Policy Approaches for a Kerosene to Solar Subsidy Swap in India

India could save money and reduce indoor air pollution by switching kerosene subsidies to solar.

By Tara Laan, Christopher Beaton, Balasubramanian Viswanathan, Martand Shardul, Bigsna Gill, Debajit Palit on April 16, 2019

India could save money and reduce indoor air pollution by switching kerosene subsidies to solar.

Key Messages

  • Switching subsides from kerosene to off-grid solar would benefit the millions of Indian households that suffer frequent blackouts or that cannot afford grid electricity.
  • A range of off-grid solar products is now cheaper than kerosene over the lifespan of the technology. Surveys also indicate that people strongly prefer off-grid solar compared to kerosene, even if this means a reduction in the kerosene subsidy.
  • This report shares a plan for India to swap kerosene subsidies for solar subsidies through a six-step implementation plan with the end goal of an India where there is clean and reliable power for all.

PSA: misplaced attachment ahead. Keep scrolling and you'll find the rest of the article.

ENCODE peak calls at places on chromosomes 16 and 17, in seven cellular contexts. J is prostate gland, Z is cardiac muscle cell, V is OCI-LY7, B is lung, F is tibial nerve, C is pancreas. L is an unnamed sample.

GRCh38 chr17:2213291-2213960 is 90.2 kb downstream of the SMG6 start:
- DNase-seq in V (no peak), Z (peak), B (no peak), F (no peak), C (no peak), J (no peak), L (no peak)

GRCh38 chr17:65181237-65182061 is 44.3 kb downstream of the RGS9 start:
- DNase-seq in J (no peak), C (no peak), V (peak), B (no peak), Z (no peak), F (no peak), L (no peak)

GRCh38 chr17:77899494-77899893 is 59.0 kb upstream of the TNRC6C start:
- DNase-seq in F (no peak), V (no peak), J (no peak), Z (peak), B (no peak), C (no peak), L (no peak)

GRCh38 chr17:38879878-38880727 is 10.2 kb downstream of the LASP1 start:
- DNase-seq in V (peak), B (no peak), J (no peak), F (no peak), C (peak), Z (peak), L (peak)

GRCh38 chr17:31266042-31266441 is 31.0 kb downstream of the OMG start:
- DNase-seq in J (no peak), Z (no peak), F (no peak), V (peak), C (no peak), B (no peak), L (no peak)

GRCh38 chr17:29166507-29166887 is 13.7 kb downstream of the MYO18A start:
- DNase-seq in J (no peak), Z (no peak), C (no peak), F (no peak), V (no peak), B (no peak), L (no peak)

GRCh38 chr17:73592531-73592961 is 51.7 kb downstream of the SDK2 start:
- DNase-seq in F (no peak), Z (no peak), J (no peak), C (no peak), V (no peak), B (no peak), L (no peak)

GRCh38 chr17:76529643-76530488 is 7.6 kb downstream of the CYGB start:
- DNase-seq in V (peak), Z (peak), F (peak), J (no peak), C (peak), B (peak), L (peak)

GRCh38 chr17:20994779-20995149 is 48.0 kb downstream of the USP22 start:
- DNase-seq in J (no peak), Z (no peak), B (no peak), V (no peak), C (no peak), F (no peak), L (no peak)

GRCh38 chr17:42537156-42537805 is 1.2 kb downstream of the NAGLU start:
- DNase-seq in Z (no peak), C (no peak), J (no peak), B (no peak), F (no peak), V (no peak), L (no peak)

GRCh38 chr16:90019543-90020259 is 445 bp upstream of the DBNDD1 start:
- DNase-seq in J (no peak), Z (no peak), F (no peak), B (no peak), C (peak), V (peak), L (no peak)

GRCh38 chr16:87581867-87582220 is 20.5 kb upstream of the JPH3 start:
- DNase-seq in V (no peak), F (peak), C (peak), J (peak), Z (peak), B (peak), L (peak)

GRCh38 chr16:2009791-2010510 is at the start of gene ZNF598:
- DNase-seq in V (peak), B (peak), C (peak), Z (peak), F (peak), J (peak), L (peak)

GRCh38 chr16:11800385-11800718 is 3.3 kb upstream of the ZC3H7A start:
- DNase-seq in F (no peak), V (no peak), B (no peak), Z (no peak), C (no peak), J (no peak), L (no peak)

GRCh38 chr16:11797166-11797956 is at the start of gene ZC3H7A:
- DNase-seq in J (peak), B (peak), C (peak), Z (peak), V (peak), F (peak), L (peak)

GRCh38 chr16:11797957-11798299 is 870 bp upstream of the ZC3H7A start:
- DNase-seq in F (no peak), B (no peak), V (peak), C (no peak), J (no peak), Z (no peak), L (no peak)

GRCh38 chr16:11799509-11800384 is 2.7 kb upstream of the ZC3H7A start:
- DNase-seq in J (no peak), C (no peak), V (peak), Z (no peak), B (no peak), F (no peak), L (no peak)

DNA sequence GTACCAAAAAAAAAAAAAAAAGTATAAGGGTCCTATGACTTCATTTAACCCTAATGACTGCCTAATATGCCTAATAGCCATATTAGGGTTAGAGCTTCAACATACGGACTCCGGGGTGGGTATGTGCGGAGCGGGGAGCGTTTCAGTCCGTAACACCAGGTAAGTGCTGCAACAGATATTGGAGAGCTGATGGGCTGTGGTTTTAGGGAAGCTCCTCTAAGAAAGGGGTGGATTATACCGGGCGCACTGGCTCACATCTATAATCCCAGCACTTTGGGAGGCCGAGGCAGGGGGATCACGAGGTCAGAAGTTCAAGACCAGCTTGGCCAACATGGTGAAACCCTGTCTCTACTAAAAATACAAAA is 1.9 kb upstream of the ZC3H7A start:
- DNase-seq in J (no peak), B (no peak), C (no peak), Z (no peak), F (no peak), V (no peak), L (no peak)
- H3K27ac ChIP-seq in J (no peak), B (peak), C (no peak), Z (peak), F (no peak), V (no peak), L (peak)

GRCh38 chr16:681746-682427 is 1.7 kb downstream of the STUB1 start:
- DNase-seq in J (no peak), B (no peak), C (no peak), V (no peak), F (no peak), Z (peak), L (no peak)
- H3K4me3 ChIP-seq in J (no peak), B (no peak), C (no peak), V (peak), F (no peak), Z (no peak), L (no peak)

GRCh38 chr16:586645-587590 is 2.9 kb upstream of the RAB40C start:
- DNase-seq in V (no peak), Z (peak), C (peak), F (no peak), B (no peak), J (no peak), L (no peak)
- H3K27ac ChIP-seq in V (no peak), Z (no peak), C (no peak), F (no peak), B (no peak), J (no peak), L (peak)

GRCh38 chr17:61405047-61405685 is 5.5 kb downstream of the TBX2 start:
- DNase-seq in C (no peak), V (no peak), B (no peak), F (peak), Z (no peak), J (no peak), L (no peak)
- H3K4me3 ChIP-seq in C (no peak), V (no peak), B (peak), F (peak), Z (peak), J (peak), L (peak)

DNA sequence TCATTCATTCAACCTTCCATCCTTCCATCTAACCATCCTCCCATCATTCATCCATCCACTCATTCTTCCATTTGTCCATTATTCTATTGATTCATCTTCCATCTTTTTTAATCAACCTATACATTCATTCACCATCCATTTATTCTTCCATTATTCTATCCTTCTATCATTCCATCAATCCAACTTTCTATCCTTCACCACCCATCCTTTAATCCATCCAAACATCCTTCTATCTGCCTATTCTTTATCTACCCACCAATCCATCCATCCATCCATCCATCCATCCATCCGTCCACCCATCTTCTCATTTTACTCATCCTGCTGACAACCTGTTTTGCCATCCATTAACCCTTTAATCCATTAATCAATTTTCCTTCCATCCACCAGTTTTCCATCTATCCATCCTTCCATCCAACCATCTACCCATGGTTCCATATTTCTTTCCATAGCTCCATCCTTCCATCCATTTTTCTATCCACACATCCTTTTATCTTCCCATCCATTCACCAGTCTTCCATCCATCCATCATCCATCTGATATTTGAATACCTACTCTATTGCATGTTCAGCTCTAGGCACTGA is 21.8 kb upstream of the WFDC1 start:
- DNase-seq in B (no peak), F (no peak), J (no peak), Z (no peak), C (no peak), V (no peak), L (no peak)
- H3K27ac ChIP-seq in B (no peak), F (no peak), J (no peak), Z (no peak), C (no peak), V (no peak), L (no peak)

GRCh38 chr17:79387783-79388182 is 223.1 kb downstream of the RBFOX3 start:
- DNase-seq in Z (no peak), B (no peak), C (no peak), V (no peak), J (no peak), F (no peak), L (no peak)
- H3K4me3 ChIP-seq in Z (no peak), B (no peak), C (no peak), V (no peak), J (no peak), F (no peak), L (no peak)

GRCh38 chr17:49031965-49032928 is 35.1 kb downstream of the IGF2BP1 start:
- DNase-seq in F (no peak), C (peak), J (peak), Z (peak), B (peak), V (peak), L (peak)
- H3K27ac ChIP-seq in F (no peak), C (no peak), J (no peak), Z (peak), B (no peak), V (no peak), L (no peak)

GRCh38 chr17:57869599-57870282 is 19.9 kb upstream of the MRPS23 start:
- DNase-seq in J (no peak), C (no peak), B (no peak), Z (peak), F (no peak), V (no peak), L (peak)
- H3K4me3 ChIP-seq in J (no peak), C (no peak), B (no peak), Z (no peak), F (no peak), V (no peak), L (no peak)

Kerosene is not an ideal fuel: it has negative health impacts, gives poor lighting, emits greenhouse gases, raises the fire risk and causes subsidy costs to soar when international oil prices rise.

Millions of households in India, however, continue to use kerosene lamps. They may not be able to afford electricity or the electricity grid has not reached their community. Electricity blackouts also drive some households to ignite their lamps.

This independent study by the International Institute for Sustainable Development (IISD) and The Energy and Resources Institute (TERI) shows that switching subsidies from kerosene to off-grid solar products would improve electricity access for households that still rely on kerosene. The costs of solar products have fallen in recent years; by spreading the initial costs over a solar product's lifetime, there are clear cost savings for households and taxpayers that justify the switch to solar.

This report provides a six-step implementation plan for governments. The first three steps provide options on funding, targeting recipients and selecting solar products. The next steps are presented as three separate pathways depending on whether the government chooses to subsidize consumers, manufacturers or financial products. The goal for each pathway is the same: to assist India’s transition to clean and reliable power for all.

Report details